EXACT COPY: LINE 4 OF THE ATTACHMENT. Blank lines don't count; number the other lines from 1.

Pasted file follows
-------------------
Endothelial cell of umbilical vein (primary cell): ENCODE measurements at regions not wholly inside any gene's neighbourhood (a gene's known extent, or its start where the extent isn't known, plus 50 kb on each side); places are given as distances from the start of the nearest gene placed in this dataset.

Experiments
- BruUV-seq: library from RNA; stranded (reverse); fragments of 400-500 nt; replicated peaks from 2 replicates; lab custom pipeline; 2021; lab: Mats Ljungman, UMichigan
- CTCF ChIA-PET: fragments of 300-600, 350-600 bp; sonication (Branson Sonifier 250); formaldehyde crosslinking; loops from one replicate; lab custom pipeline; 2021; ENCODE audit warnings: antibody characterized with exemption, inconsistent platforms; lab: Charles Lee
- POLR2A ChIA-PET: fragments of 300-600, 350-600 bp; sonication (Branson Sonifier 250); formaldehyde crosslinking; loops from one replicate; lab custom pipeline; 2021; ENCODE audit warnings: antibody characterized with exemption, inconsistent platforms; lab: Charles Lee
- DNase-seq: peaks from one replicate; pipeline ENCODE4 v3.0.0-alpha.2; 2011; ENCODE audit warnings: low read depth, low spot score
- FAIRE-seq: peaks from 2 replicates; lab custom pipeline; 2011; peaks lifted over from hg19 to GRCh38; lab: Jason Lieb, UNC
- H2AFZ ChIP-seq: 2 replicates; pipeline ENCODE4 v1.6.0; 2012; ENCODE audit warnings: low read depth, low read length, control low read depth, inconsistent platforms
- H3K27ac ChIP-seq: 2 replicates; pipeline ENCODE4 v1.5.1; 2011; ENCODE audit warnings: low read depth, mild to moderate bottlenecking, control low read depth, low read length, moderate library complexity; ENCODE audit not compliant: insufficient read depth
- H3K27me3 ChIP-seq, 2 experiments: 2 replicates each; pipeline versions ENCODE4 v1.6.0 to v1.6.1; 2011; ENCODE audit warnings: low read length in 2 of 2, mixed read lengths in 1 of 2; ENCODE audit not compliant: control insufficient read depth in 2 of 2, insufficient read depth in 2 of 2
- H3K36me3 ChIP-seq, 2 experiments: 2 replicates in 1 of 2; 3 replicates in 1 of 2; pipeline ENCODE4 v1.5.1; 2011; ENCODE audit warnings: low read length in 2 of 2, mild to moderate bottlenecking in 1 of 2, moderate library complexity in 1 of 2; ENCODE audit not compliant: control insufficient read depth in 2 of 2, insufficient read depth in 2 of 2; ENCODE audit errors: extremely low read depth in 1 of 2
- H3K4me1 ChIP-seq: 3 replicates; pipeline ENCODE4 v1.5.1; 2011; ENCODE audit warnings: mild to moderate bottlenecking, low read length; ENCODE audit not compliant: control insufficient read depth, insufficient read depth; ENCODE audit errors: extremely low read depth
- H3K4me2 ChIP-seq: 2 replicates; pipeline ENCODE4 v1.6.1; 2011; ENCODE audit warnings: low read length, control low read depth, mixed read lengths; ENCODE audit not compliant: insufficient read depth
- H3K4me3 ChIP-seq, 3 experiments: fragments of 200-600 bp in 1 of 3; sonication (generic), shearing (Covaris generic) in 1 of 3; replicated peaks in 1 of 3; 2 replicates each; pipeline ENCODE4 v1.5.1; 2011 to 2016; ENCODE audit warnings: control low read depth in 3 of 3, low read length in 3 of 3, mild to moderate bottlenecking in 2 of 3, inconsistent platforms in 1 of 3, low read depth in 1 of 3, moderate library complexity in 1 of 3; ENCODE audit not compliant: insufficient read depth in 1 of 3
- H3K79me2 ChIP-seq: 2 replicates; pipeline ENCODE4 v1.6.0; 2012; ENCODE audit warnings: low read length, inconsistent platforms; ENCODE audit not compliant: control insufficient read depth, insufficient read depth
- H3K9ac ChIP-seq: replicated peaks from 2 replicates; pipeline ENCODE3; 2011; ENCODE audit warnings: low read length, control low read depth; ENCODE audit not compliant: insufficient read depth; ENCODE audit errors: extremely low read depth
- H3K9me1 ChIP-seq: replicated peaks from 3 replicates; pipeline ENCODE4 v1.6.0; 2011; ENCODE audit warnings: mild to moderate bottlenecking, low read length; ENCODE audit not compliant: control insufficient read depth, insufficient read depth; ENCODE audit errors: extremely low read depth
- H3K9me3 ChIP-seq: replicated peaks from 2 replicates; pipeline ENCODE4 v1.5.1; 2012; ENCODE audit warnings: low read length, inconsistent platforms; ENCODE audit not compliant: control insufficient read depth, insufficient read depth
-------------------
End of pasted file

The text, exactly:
- CTCF ChIA-PET: fragments of 300-600, 350-600 bp; sonication (Branson Sonifier 250); formaldehyde crosslinking; loops from one replicate; lab custom pipeline; 2021; ENCODE audit warnings: antibody characterized with exemption, inconsistent platforms; lab: Charles Lee